- Begin by taking your zip-lock bag, ensuring that it’s large enough to fit over your shower head, but not too big that it becomes too loose around the edges.
- Fill this bag up with white vinegar, or a store-bought cleaner that can remove mineral build-ups, including magnesium, rust, and calcium.
- Place the zip-lock bag full of vinegar over the showerhead. The metal front face should be fully submerged inside the solution. Use your rubber band to tie securely to the showerhead.
- Leave the solution to work for 30 minutes to an hour. After the time is up, remove the bag from the showerhead, taking care not to spill the vinegar. Dispose of the contents properly.
- Use a washcloth or paper towels to wipe the shower head down, then turn the water on. The water should clean any leftover cleaning solution and remove any residual mineral deposits. You should also notice an improvement in water flow.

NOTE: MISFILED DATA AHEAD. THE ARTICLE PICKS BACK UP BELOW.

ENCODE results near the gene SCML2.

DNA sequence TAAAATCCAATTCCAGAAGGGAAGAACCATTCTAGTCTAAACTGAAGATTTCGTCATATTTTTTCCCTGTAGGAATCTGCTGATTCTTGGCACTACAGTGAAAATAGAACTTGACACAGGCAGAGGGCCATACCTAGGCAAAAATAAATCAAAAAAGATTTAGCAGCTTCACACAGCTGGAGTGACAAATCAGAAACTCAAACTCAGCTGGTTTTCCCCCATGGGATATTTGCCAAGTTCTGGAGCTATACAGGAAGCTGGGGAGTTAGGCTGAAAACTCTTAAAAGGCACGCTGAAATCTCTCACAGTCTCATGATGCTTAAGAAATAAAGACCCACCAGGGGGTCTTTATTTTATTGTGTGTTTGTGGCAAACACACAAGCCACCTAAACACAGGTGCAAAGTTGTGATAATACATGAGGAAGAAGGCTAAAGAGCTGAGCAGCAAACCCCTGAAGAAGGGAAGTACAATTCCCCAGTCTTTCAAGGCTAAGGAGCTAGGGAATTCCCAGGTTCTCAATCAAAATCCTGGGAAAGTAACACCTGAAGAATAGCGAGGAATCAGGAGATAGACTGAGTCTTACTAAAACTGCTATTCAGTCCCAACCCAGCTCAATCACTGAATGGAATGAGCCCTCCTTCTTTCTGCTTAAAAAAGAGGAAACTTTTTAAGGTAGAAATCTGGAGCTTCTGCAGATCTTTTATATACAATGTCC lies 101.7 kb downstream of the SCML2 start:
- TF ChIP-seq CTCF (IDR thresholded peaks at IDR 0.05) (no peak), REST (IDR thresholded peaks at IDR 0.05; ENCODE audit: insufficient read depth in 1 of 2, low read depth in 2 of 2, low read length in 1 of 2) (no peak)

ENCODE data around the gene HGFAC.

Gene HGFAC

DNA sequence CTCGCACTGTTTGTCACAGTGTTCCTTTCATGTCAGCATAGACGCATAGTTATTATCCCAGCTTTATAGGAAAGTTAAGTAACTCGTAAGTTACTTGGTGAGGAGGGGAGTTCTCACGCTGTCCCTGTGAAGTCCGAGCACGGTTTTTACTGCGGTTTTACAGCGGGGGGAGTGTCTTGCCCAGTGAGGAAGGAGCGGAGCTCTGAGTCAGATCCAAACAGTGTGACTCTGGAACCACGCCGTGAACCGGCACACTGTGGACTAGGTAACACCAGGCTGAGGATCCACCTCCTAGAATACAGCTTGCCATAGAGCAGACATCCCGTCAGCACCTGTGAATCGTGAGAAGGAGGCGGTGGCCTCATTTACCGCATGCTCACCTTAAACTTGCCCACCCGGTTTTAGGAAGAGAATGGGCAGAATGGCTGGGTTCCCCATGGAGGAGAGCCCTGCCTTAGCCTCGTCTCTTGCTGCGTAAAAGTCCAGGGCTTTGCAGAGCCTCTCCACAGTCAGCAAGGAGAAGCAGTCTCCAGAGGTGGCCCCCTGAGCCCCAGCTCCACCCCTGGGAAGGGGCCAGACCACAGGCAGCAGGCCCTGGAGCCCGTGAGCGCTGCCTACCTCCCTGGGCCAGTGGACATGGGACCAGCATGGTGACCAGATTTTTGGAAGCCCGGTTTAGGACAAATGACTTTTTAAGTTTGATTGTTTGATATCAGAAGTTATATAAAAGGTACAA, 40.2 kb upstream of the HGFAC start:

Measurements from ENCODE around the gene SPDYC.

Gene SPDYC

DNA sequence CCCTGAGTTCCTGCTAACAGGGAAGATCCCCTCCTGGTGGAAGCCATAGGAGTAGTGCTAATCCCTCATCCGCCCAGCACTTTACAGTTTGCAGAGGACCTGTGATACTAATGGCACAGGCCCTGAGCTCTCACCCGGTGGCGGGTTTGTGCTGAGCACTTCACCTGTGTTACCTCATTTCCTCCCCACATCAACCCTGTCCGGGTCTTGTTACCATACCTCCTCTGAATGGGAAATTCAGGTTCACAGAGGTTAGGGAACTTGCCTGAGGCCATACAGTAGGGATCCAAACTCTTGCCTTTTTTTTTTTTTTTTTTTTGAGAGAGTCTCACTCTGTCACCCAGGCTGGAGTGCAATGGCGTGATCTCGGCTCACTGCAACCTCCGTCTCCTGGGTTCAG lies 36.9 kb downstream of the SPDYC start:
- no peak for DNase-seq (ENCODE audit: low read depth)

- Repeat these same steps for your bathtub faucet.
If after cleaning, water still flows poorly out of the showerhead, this is a sign that it will need replacing.
Regular cleaning sessions are necessary if you want to maintain a clean, white bathtub.
Despite this, yellowing and stains are always a possibility. If you notice any marks, such as mineral deposits, rust, mold, or general dirt and grime, the advice above can help you remove these.
You can avoid these stains by rinsing the bathtub with warm water each time you bathe, then removing the leftover moisture with a squeegee or sponge.
These simple steps can do a lot to prevent stains and discolorations from forming later.